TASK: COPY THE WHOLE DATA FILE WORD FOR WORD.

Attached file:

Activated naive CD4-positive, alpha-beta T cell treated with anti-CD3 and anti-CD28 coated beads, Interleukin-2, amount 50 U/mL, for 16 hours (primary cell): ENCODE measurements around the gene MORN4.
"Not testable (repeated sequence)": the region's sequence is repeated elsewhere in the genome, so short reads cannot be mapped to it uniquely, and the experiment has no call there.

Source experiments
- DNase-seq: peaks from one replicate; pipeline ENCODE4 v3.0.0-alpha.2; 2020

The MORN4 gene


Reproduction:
Activated naive CD4-positive, alpha-beta T cell treated with anti-CD3 and anti-CD28 coated beads, Interleukin-2, amount 50 U/mL, for 16 hours (primary cell): ENCODE measurements around the gene MORN4.
"Not testable (repeated sequence)": the region's sequence is repeated elsewhere in the genome, so short reads cannot be mapped to it uniquely, and the experiment has no call there.

Source experiments
- DNase-seq: peaks from one replicate; pipeline ENCODE4 v3.0.0-alpha.2; 2020

The MORN4 gene